Robert Davidson's recent Corporate Governance Publications
February 4, 2019
Over the past year, Dr. Robert Davidson's research has been published in three leading journals. In this article, he shares an overview of his research as well as details about each publication.
My research contributes broadly to the field of corporate governance and in particular to subfields related to accounting fraud and insider trading, and executive incentives, behavior, and compensation. My research examines how we can predict firm-level outcomes as a function of CEO or senior executive personal characteristics such as past criminal behavior and personal materialism. Broadly this area of research examines how observed differences in individual’s utility functions can lead to dramatic differences in firm outcomes. Though much of my research analyzes data from corporate settings, it is ultimately about people and trying to further understand their decisions.
Personal Determinants of External Finance (with Christo Pirinsky). Journal of Financial and Quantitative Analysis 2019.
This paper examines how trust and the willingness to break a contract influence the demand for finance. Prior studies going back decades analyze how these factors influence the supply of finance, but prior work had not considered the effect on demand. We find that individuals who suffer less dis-utility from breaking a social norm are more willing to borrow. We find these results when analyzing responses from over 100,000 participants from over 100 countries in the World Values Survey and when analyzing the personal mortgages of hundreds of CEOs of large US companies.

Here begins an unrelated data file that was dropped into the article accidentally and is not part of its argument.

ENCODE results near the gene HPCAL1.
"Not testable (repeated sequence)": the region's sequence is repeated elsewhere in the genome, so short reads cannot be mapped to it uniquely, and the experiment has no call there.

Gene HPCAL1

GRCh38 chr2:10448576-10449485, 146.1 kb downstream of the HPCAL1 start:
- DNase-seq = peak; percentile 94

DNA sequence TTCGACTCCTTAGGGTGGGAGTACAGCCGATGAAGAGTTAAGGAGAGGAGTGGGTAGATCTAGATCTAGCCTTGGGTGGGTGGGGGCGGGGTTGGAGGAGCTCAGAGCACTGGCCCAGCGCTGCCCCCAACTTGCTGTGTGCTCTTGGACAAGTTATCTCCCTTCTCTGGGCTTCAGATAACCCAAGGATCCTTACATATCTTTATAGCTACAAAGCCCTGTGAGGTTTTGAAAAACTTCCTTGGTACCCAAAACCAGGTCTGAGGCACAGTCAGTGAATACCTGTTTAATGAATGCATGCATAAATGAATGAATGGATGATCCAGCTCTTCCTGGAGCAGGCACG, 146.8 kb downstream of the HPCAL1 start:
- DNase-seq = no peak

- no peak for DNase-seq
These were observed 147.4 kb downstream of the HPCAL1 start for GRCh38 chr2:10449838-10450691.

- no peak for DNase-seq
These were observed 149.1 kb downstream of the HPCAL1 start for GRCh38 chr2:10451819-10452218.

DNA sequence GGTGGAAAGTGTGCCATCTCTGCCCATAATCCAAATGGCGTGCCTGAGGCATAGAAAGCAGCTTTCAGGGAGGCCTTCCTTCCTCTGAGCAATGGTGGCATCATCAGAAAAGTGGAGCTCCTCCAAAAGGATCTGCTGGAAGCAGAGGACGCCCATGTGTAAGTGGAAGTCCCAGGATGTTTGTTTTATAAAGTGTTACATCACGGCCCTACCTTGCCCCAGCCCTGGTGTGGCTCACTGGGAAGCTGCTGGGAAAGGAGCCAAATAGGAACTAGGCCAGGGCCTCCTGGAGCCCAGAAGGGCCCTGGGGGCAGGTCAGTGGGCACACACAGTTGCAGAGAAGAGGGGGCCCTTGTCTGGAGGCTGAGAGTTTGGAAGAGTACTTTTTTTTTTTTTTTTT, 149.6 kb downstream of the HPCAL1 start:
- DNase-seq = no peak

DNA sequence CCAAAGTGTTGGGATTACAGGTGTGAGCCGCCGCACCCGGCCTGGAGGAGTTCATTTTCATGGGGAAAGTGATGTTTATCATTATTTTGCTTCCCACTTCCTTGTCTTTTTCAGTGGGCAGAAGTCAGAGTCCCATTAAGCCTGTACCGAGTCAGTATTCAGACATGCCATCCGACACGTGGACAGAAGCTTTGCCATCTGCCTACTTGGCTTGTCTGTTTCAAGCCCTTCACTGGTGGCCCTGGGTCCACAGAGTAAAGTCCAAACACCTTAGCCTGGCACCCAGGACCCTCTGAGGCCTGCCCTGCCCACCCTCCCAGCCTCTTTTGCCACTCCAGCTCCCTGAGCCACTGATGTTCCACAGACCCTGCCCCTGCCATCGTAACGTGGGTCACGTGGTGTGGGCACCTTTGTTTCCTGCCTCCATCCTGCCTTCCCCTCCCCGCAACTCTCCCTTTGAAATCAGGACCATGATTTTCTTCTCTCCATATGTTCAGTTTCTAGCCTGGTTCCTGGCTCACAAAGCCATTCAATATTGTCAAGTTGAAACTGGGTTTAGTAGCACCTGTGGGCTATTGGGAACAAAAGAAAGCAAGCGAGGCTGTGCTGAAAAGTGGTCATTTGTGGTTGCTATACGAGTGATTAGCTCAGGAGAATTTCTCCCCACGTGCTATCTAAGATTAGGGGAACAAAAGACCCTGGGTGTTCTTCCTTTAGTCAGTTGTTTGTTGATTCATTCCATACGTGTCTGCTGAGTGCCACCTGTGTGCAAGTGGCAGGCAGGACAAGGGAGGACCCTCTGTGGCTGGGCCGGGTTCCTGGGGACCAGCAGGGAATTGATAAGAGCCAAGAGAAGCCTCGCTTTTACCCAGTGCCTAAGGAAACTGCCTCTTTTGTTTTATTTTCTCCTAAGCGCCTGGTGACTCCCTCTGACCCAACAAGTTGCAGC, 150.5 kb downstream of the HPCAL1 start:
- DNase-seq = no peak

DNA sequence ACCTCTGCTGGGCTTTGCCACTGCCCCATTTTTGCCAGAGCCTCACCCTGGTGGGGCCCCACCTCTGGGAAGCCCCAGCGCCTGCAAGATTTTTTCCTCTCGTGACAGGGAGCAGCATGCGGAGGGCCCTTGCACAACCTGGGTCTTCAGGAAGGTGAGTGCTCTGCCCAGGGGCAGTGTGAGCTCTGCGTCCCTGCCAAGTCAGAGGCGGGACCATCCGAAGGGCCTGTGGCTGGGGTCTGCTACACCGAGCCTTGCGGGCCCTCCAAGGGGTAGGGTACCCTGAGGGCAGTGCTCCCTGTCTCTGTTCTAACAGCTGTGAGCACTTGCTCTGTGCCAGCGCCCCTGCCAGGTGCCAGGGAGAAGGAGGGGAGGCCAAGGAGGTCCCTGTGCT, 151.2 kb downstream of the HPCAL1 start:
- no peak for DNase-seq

CEO Materialism and Corporate Social Responsibility (with Aiyesha Dey and Abbie Smith). The Accounting Review 2019.
This paper documents which types of CEOs invest more heavily in corporate social responsibility (CSR) and is the first to systematically document for a large sample which firms generate shareholder value from socially responsible behavior. We find that CSR is positively associated with firm value in firms with non-materialistic CEOs while firm value is unaffected by CSR in firms with materialistic CEOs (where materialism is measured using personal asset ownership). Given the rise of socially responsible investment funds and a growing public more willing to hold firms accountable to broader standards of conduct, this results should be of interest to a broad audience.
Bank CEO Materialism, Corporate Culture, and Risk (with Robert Bushman, Aiyesha Dey, and Abbie Smith). Journal of Accounting and Economics 2018.
The article was selected for presentation at a meeting at the Federal Reserve Bank of New York and was solicited for publication in the journal. This paper is the first to show a secular shift in the types of individuals who became bank CEOs after the repeal of Glass-Steagal in 1999. In the mid-1990s the banking industry had the lowest percentage of materialistic CEOs (around 45%). By the mid-2000s the banking industry had the highest percentage of materialistic CEOs (around 65%). Prior research has documented that the same people may behave differently under different regulatory environments. We show that the composition of the labor market for bank executives itself changed after deregulation.